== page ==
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Obama Defends Jobs Plan in Mesquite, Calls Out GOP

President Obama delivered an impassioned defense of his jobs plan in Mesquite — and strong rhetoric against his GOP critics.

President Obama rallies support for the American Jobs Act at Eastfield College in Mesquite on Oct. 4, 2011.

President Obama offered an impassioned defense of his jobs plan Tuesday afternoon before an enthusiastic crowd at Eastfield College in Mesquite. Among the hundreds of attendees in an audience notably diverse in age and ethnicity were nearly 100 education majors selected to sit behind the president as he delivered his remarks.

Kimberly Russell, a teacher who had recently been laid off, introduced the president, who strolled onto the stage wearing a white shirt with his sleeves rolled up. As expected, Obama called on the attendees to help convince Congress to pass the American Jobs Act, which proposes extending the payroll tax for employees and employers, closing corporate tax loopholes, and increasing taxes on the wealthy to create teaching and public safety jobs and pay for public improvement projects on bridges and schools.

He also unleashed his toughest words yet for Republicans in Congress, specifically House Majority Leader Eric Cantor, who declared on Monday that the American Jobs Act in its comprehensive form is “dead on arrival” in their chamber, though they would be willing to vote for parts of it they agree with.

“I’d like Mr. Cantor to come out here to Dallas and explain what exactly in this jobs bill does he not believe in,” Obama said, amid the sound of booing. “Mr. Cantor should come out to Dallas and look Kim Russell in the eye and tell her why she doesn’t deserve to be back in the classroom.”

Obama made no mention of Gov. Rick Perry, who announced in August he would seek the GOP nomination for the presidency. However, the Perry campaign team didn’t let the visit on its home turf go unchallenged. Upon the president’s scheduled arrival at Dallas’ Love Field Airport, it unveiled a “welcome” video for the president titled “Jobs 101.” It mocks Obama’s 2009 stimulus package before highlighting Perry’s “four core principles” for creating jobs.

The political battle took another twist when the Texas Democratic Party followed the governor’s message with a press release defending the president’s jobs package. The release also linked to a video called “Rick Perry’s Texas Public Education Massacre,” in which the party attempted to blame Perry for the Legislature’s decision to cut public education funding by $4 billion.

“We need this assistance now more than ever,” the Democrats said in a media statement, which also claimed Obama’s jobs act would provide $2.5 billion in funds to support nearly 40,000 education and public safety jobs in Texas.

In an interview with the Tribune before the president’s remarks, Texas Workforce Commission Chairman Tom Pauken expressed skepticism in the president’s plan, which he said would likely fail to produce jobs.

Pauken said the idea of extending payroll tax cuts to employers would take away the principal funding source ($240 billion) for the Society Security Trust Fund and further jeopardize it. He said he believes the key to economic recovery is a “robust private sector.”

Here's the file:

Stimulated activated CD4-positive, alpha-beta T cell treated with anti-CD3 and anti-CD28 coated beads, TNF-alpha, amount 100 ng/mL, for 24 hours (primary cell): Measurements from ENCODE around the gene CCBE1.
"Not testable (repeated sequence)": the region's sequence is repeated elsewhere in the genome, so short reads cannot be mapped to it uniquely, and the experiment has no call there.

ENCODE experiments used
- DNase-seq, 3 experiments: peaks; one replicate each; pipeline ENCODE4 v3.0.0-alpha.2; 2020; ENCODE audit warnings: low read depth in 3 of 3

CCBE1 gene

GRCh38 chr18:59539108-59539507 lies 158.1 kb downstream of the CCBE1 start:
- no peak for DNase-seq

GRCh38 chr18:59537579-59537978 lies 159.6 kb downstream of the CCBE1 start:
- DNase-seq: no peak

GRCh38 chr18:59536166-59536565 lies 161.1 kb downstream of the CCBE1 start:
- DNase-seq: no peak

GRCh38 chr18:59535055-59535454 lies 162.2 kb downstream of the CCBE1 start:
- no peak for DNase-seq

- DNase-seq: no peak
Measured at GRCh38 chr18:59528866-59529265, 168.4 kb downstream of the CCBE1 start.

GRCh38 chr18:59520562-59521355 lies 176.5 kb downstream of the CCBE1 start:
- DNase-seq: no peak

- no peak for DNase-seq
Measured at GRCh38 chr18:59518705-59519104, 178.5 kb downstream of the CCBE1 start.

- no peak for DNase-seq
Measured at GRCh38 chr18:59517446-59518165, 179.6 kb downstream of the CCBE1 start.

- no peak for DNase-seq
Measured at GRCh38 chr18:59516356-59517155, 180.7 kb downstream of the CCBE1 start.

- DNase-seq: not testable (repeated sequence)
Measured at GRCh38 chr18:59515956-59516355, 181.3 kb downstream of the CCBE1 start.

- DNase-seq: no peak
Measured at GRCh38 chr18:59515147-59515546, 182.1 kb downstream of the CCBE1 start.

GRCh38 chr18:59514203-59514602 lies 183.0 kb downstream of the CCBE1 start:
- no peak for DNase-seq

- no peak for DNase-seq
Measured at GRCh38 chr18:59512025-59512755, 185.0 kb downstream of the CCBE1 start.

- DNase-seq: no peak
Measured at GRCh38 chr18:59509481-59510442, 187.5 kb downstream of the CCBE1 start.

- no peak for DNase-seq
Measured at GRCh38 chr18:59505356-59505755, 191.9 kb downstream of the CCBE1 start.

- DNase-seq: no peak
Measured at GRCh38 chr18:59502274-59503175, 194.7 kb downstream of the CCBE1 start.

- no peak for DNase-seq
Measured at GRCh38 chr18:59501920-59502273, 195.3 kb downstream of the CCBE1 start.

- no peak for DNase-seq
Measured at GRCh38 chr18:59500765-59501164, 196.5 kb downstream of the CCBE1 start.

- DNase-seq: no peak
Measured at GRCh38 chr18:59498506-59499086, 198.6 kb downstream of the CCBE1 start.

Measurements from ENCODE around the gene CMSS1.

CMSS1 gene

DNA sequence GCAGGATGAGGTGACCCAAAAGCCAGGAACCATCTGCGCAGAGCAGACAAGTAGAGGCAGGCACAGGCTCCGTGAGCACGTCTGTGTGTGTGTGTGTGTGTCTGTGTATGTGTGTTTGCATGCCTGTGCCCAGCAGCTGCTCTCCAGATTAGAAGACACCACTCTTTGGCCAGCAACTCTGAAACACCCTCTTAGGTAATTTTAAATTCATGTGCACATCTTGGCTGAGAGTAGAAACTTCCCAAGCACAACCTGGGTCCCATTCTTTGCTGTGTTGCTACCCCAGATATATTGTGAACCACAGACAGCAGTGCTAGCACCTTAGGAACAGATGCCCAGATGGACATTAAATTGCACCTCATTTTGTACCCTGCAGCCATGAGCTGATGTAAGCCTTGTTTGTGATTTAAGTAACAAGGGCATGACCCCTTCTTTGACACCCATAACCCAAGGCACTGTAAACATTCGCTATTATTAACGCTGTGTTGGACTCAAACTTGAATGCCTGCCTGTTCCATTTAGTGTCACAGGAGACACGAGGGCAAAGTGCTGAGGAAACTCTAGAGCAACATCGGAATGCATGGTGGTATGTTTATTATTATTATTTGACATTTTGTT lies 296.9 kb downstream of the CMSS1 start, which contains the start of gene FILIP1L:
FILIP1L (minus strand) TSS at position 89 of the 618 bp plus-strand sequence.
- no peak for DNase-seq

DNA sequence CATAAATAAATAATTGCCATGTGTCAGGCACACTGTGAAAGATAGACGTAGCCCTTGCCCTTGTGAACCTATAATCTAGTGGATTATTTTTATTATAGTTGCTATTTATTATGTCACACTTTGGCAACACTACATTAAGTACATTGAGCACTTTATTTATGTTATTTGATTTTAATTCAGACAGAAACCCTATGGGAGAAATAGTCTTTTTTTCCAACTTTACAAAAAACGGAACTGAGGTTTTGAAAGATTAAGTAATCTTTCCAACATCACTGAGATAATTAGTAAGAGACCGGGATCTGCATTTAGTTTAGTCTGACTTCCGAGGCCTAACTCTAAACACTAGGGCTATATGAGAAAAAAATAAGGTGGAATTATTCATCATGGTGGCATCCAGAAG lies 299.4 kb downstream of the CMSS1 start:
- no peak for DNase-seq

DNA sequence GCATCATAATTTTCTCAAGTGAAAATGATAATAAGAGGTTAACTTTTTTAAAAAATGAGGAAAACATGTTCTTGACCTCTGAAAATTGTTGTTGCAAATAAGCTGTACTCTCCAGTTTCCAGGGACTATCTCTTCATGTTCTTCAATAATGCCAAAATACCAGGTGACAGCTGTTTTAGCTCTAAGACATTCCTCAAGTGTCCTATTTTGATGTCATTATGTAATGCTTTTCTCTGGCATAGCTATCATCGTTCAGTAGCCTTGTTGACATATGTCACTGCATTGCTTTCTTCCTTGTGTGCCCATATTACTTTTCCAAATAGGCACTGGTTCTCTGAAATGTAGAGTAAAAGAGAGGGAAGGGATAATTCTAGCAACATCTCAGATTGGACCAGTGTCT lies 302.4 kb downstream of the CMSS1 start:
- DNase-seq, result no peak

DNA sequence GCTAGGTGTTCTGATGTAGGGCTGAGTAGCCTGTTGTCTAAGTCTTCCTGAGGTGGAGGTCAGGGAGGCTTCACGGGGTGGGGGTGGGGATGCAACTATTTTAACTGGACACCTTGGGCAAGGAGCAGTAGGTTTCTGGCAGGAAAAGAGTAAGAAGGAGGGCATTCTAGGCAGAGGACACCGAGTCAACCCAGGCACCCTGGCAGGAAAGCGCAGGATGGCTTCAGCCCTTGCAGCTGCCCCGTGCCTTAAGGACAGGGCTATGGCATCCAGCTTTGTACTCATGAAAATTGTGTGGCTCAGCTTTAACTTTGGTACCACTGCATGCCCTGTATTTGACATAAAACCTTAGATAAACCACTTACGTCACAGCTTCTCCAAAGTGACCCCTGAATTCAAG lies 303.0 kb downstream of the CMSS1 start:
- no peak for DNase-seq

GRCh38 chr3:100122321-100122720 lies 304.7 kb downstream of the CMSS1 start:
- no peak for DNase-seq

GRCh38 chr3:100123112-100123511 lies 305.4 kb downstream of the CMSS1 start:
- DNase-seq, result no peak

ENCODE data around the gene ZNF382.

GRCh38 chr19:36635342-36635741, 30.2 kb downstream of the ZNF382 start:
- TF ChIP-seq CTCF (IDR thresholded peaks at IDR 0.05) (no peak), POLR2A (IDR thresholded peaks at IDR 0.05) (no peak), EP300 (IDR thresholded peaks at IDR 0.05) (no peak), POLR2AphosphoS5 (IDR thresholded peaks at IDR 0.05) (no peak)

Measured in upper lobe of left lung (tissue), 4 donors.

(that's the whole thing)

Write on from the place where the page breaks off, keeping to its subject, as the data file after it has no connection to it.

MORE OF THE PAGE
“My concern is these are all temporary fixes and short-term solutions," Pauken said. "The first Obama stimulus plan didn’t work, and this one I don’t think is going to work. You need a long-term change in the way we tax business in this country. Fundamental change in order to get the private sector moving."

Pauken accused Obama of “punting” the problem of paying for his jobs plan to the 12-member Congressional Super Committee, led by U.S. Rep. Jeb Hensarling, R-Dallas, whose district includes Mesquite.

The former Reagan administration official and Perry appointee said he has not advised the Texas governor’s presidential campaign and remains “equally critical” of Republican and Democratic administrations for their failure to lower corporate taxes and offer businesses incentives for maintaining jobs in the U.S.

The key player in all of this, of course, is the public. And on Tuesday, Obama’s attempt to appeal to this small North Texas community for its help garnered praise as well as skepticism over whether he has enough political capital to get the bill passed in a gridlocked Congress.

“He’s lost a little bit of momentum,” said Arthur Sykes, Eastfield College’s facilities manager, who added that he does not vote along party lines. “But we need both public and private jobs to improve our infrastructure. That’s what’s made us a great nation for so long.”

Eastfield College student William Ballard, also a member of the Texas National Guard, said he appreciates the aspects of the bill that would incentivize businesses to hire veterans, but he was left longing for more answers.

“The president motivated people with his speech, but the question that remains unanswered for me is how we’ll pay for this bill,” Ballard said. “He didn’t convince me.”

A faithful Democrat, Jeffrey Sheldon of Rowlett, said he will heed the president’s call to remain engaged in the debate, but he is concerned about “ideological commitments by certain Republicans, mostly the Tea Party, who want to deny the president a win. I’d like to see a win on behalf of the unemployed.”

The president arrived at Love Field on Tuesday morning to attend fundraisers in Dallas. After speaking in Mesquite, his office confirmed he was headed to St. Louis for more meetings with donors and to continue to draw support for his jobs package.

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